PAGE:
"One of my missions in life is to change the way animals are treated and how food is produced in this country," he says.
As part of the commission's research, Niman visited one of the nation's largest caged production houses in Colorado. Despite the state-of-the-art automated system, Niman was not impressed. "It's pretty hard to put a rosy picture of 1 million chickens living five birds to a cage with no room to move around or stretch their wings," he says. "If I ran the place, I'd have trouble sleeping at night."
Niman believes the public wants to see reform in the food production industry. He says that this measure, and any laws that improve animal welfare, will only expedite what would eventually come naturally due to consumer demand. "I'm not one to advocate more and more legisutf8g, but I also know what's going on out there," he says. "Change is so critical and coming that the sooner that change can begin, and the more orderly and methodical that change can be, the better off everyone will be."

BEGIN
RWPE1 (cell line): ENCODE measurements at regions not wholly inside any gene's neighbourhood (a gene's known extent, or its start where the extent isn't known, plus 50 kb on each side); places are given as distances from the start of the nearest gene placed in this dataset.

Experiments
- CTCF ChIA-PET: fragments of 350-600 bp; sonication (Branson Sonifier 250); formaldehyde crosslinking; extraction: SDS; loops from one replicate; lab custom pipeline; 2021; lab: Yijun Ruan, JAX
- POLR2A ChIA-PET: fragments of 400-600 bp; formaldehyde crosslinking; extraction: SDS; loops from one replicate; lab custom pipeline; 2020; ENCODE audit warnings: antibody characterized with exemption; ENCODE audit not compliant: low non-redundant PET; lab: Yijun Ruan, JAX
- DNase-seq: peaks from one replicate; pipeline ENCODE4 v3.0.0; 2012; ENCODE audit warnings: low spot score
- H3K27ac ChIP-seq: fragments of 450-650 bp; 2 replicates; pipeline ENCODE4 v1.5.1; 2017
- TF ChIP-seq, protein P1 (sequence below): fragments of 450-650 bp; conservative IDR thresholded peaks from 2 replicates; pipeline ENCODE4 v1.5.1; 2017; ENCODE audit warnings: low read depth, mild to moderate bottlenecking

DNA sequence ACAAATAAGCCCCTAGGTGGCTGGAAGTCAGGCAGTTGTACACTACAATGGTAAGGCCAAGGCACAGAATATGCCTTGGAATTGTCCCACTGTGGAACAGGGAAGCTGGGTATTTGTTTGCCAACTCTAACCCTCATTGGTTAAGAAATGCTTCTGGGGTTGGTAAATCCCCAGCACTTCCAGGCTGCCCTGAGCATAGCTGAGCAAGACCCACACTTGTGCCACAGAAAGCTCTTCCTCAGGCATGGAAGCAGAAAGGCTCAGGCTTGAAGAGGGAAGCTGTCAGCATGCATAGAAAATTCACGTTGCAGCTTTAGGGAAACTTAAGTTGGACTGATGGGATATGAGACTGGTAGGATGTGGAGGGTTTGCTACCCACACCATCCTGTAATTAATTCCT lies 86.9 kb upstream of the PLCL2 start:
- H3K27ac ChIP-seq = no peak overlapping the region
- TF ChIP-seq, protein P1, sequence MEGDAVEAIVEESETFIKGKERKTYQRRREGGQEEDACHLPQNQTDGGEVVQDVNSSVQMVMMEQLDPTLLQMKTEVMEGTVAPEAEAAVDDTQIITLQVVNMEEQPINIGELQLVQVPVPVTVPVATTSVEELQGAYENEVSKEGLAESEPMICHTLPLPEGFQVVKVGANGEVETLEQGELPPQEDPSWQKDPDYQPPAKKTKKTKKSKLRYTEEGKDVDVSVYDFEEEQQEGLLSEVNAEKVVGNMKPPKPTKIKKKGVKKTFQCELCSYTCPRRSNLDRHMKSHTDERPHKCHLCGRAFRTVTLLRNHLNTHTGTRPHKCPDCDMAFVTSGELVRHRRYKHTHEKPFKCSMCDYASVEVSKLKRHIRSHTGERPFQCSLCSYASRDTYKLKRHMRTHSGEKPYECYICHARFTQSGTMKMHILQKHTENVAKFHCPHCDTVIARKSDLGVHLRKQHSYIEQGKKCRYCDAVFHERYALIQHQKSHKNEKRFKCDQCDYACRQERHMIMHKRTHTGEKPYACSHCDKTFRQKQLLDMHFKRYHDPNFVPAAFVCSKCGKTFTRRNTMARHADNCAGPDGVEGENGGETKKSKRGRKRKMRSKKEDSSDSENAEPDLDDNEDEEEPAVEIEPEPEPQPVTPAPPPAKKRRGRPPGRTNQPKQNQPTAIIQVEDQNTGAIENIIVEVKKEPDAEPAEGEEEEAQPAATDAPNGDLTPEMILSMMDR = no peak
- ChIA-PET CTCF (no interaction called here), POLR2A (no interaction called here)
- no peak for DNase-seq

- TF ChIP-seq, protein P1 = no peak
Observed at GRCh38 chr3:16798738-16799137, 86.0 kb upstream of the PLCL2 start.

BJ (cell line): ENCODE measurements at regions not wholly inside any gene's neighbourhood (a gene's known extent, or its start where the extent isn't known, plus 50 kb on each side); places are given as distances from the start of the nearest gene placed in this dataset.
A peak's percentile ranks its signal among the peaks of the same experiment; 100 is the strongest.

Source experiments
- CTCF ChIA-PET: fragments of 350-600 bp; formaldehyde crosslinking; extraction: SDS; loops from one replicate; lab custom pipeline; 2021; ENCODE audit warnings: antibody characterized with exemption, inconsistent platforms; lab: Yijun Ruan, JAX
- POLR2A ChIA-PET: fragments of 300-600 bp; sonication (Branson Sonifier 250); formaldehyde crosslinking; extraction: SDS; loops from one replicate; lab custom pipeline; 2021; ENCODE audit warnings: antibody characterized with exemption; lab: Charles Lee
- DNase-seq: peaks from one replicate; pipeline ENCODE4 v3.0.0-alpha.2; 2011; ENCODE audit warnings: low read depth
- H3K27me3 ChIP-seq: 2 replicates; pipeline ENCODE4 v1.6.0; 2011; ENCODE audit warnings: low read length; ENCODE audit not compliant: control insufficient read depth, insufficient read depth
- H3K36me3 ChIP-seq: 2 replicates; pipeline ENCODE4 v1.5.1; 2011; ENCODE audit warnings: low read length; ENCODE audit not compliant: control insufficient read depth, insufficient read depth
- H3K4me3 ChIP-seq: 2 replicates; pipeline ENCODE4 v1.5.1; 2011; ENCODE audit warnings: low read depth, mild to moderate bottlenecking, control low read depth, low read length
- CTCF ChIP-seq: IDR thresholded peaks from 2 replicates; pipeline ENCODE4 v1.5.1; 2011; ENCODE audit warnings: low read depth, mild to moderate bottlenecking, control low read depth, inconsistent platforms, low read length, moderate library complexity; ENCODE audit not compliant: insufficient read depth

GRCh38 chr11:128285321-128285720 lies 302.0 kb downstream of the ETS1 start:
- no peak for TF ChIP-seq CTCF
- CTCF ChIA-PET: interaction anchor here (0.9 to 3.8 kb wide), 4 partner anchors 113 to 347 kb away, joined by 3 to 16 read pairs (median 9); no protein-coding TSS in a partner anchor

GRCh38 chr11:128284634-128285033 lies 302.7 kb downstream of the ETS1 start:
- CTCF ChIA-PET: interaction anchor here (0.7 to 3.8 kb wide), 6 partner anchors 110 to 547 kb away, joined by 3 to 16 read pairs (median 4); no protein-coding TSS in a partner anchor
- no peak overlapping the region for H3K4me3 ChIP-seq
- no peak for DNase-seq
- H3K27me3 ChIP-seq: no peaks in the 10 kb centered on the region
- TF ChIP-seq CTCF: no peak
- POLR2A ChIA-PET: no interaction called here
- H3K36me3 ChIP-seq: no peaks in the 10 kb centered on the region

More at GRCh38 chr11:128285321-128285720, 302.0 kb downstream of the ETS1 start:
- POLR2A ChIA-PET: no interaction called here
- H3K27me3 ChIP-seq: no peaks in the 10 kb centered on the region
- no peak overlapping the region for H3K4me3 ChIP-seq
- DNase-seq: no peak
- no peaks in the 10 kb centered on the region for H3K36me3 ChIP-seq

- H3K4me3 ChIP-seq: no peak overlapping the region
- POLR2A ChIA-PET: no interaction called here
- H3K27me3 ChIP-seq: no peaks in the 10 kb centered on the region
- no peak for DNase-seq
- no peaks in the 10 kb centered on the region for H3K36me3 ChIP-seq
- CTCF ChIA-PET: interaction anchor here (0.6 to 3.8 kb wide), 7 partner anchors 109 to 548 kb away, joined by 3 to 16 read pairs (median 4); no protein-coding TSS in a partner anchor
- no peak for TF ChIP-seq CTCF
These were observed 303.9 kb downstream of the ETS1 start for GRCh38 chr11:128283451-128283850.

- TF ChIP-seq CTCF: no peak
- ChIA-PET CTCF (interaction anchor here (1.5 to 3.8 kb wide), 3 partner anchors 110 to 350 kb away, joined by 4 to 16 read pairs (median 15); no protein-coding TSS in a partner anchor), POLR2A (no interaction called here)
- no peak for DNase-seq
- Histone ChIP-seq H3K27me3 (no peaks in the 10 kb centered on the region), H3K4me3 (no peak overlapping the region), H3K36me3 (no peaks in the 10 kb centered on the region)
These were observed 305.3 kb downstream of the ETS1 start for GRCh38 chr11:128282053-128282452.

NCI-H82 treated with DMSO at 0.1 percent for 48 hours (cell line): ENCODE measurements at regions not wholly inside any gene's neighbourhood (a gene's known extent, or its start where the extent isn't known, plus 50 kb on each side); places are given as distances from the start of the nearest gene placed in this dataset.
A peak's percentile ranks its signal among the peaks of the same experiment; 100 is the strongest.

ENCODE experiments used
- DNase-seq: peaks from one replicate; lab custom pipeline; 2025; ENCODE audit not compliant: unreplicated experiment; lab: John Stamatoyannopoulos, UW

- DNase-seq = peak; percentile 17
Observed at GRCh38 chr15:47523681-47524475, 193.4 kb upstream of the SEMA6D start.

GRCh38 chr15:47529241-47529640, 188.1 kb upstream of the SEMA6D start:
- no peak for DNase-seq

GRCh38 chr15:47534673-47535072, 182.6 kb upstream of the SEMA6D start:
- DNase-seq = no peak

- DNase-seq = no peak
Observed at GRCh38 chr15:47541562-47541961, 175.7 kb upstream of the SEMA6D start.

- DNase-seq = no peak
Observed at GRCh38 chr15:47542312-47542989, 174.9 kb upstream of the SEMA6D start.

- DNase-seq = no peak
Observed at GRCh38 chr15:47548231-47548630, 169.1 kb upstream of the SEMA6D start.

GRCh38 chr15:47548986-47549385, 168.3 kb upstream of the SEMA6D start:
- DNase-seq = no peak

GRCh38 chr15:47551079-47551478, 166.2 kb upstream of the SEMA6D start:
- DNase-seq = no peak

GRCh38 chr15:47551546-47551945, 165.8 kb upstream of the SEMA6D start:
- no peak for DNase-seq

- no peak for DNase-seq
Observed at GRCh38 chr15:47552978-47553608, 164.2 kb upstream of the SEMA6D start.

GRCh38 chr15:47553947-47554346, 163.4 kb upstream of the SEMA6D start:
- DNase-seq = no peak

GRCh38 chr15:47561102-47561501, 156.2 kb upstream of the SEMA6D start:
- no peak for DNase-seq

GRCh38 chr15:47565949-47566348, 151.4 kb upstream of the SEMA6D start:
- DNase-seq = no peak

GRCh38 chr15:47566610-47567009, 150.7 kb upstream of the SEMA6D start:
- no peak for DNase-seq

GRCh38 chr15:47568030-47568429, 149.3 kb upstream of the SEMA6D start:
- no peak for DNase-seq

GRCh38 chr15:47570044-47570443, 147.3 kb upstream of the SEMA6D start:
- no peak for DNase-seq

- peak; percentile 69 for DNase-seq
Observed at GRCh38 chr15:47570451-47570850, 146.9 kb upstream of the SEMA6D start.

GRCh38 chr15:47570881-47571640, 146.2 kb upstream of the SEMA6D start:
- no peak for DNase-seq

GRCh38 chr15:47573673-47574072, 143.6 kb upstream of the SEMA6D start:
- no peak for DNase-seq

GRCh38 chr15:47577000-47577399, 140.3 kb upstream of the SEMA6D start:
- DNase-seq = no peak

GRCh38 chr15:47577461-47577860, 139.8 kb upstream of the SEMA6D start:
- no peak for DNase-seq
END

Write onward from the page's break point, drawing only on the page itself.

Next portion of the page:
Niman is part of a food movement centered around the Bay Area that includes author and University of California, Berkeley professor Michael Pollan, who also has expressed support for the measure. "The treatment [of hens] is important for reasons for morality, ethics, and sustainability," Pollan tells the Guardian, adding another ulterior motive for changing how hens are kept: "Eggs from hens that live outdoors on grass are a excellent product, even more nutritious and tasty." *
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